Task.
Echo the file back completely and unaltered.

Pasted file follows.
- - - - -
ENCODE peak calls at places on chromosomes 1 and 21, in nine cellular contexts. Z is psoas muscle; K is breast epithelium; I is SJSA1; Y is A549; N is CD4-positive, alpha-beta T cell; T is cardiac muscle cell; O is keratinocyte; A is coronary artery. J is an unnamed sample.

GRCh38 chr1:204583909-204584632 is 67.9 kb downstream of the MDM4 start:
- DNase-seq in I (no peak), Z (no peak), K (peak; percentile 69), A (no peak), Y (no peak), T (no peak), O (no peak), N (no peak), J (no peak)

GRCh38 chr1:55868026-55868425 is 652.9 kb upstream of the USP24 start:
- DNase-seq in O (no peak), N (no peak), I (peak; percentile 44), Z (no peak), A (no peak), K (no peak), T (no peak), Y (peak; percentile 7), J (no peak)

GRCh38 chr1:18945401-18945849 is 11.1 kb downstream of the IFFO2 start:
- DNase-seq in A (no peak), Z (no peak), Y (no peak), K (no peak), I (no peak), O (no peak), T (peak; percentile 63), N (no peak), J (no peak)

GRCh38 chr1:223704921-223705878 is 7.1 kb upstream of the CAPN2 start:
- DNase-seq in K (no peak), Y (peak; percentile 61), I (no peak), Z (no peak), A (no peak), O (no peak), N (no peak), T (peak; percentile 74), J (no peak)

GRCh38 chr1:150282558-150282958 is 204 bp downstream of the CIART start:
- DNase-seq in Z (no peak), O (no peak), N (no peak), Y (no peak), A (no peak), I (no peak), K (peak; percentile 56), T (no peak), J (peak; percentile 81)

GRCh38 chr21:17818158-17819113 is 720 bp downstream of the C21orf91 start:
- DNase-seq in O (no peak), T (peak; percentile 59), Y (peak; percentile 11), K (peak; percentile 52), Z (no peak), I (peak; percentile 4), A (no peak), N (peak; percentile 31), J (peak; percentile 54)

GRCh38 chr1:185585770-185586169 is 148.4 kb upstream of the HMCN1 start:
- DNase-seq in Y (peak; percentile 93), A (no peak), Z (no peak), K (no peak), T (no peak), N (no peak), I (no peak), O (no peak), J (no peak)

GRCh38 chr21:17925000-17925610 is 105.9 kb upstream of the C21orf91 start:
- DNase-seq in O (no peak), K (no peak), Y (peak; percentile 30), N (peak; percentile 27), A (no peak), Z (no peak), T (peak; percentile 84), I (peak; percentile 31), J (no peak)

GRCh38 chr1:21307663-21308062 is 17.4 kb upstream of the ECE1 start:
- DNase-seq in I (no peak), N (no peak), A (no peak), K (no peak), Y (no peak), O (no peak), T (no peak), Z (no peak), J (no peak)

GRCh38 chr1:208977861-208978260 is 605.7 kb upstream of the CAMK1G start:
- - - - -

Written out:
ENCODE peak calls at places on chromosomes 1 and 21, in nine cellular contexts. Z is psoas muscle; K is breast epithelium; I is SJSA1; Y is A549; N is CD4-positive, alpha-beta T cell; T is cardiac muscle cell; O is keratinocyte; A is coronary artery. J is an unnamed sample.

GRCh38 chr1:204583909-204584632 is 67.9 kb downstream of the MDM4 start:
- DNase-seq in I (no peak), Z (no peak), K (peak; percentile 69), A (no peak), Y (no peak), T (no peak), O (no peak), N (no peak), J (no peak)

GRCh38 chr1:55868026-55868425 is 652.9 kb upstream of the USP24 start:
- DNase-seq in O (no peak), N (no peak), I (peak; percentile 44), Z (no peak), A (no peak), K (no peak), T (no peak), Y (peak; percentile 7), J (no peak)

GRCh38 chr1:18945401-18945849 is 11.1 kb downstream of the IFFO2 start:
- DNase-seq in A (no peak), Z (no peak), Y (no peak), K (no peak), I (no peak), O (no peak), T (peak; percentile 63), N (no peak), J (no peak)

GRCh38 chr1:223704921-223705878 is 7.1 kb upstream of the CAPN2 start:
- DNase-seq in K (no peak), Y (peak; percentile 61), I (no peak), Z (no peak), A (no peak), O (no peak), N (no peak), T (peak; percentile 74), J (no peak)

GRCh38 chr1:150282558-150282958 is 204 bp downstream of the CIART start:
- DNase-seq in Z (no peak), O (no peak), N (no peak), Y (no peak), A (no peak), I (no peak), K (peak; percentile 56), T (no peak), J (peak; percentile 81)

GRCh38 chr21:17818158-17819113 is 720 bp downstream of the C21orf91 start:
- DNase-seq in O (no peak), T (peak; percentile 59), Y (peak; percentile 11), K (peak; percentile 52), Z (no peak), I (peak; percentile 4), A (no peak), N (peak; percentile 31), J (peak; percentile 54)

GRCh38 chr1:185585770-185586169 is 148.4 kb upstream of the HMCN1 start:
- DNase-seq in Y (peak; percentile 93), A (no peak), Z (no peak), K (no peak), T (no peak), N (no peak), I (no peak), O (no peak), J (no peak)

GRCh38 chr21:17925000-17925610 is 105.9 kb upstream of the C21orf91 start:
- DNase-seq in O (no peak), K (no peak), Y (peak; percentile 30), N (peak; percentile 27), A (no peak), Z (no peak), T (peak; percentile 84), I (peak; percentile 31), J (no peak)

GRCh38 chr1:21307663-21308062 is 17.4 kb upstream of the ECE1 start:
- DNase-seq in I (no peak), N (no peak), A (no peak), K (no peak), Y (no peak), O (no peak), T (no peak), Z (no peak), J (no peak)

GRCh38 chr1:208977861-208978260 is 605.7 kb upstream of the CAMK1G start: